In the past few years, some college golfers have been watched more closely than others. Sam Saunders, Arnold Palmer’s grandson, was one that always turned heads while at Clemson. Recent Oklahoma State graduate Kevin Tway was a star in Stillwater, Okla., because he followed his father Bob’s footsteps (who played professionally), and Cheyenne Woods draws attention because she calls Tiger Woods her uncle.
In Utah, however, there is another legacy in college golf who goes unnoticed largely because most people don’t even know he exists. Mason Casper is a member of the Utah Valley men’s golf team in the America Sky Conference. Casper, a junior, is the grandson of three-time major winner and 51-time PGA Tour winner Billy Casper.
From Springville, Utah, Mason Casper wasn’t heavily recruited out of high school. During his junior career he won a handful of high school tournaments and six junior events in Utah.
“I was never really recruited,” Casper said. “I remember one coach called me and another e-mailed me, but I never even took an official visit.”
Casper’s dream of playing college golf out of high school was short lived. Prior to graduating he found out that the NCAA had failed to clear him because of his academic records. Feeling discouraged and disappointed, Casper elected to go on a mission trip to Rancagua, Chile, for two years.
Prior to enrolling at Utah Valley, Casper sold home security systems for a company called Pinnacle. Married in March of 2010, his wife Chelsea sensed that something wasn’t right with Mason.
“She knew I wanted to play golf for a school.” Casper said. “She told me that if I don’t go do it now, I’ll regret it for the rest of my life.”
Casper then enrolled at Utah Valley, but knew he had to be a full-time student for a year to fulfill the necessary class requirements to be cleared by the NCAA. During that first year, Casper approached then-head coach Clark Rustand. He asked Rustand if he could try out for the team the next fall. Rustand granted Casper the opportunity, but prior to the 2010 fall season Rustand resigned. Casper then went in search of new head coach Chris Curran.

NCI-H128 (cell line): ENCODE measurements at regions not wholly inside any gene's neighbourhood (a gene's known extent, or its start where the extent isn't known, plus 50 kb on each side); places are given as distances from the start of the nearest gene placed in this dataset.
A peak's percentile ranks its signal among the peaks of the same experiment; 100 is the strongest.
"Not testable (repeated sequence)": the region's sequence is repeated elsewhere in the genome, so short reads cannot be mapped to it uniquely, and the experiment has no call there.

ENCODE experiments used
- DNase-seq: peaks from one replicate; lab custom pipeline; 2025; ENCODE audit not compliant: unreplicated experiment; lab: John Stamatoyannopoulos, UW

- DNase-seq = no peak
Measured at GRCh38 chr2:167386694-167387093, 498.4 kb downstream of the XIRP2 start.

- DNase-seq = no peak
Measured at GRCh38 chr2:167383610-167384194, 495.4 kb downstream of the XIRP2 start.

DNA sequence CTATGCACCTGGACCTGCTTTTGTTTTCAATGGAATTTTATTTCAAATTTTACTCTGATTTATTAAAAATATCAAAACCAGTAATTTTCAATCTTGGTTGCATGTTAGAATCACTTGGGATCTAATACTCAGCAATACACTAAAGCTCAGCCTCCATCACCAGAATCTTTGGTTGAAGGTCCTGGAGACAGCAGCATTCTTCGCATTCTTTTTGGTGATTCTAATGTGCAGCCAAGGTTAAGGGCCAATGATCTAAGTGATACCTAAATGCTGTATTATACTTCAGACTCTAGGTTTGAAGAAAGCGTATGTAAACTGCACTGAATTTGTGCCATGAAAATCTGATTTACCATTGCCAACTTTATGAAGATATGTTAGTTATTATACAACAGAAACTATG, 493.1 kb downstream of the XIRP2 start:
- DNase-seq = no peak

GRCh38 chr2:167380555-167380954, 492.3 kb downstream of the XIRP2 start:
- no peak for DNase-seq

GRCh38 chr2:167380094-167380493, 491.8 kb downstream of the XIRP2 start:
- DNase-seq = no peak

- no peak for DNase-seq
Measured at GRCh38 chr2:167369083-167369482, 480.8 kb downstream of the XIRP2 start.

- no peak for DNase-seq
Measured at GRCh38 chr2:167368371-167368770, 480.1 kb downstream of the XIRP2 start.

“I was impressed with him the day that I actually met him,” Curran said. At the end of the fall semester Casper got his chance to try out for the team, and in January of 2011 became an official member of the Utah Valley golf team.
In his first collegiate start that spring at the Southern Utah Pat Hicks Invitational, Casper posted a 7-under total to win the tournament by 10 shots.
“Everyone always asks who taught me how to play the game,” Casper said. “I’m mostly self-taught, but my grandfather taught me everything I know about course management and that’s been the biggest difference-maker.”
Now a junior for the Wolverines, Casper has one other victory and has posted seven top-10 finishes. He currently is ranked 199th in the Golfweek/Sagarin rankings and hopes to soon have an opportunity to face off against some of college golf’s best.
“I know that with the schedule I have there’s not many chances for me,” Casper said. “I would love to compete one day against UCLA’s Patrick Cantlay and see how I do.”
Mason may not have the chance to battle Cantlay soon, but he will have the chance to compete against Washington’s Chris Williams and Oregon’s Eugene Wong at the Bandon Dunes Championship in mid-March.
It’s been a journey, but Casper says he is glad he pursued his playing dream. Casper is the top-ranked Utah Valley golfer, and hopes that he and his teammates can win the inaugural America Sky Conference Championship in the spring. That victory would come with an automatic qualifier into the NCAA Championship.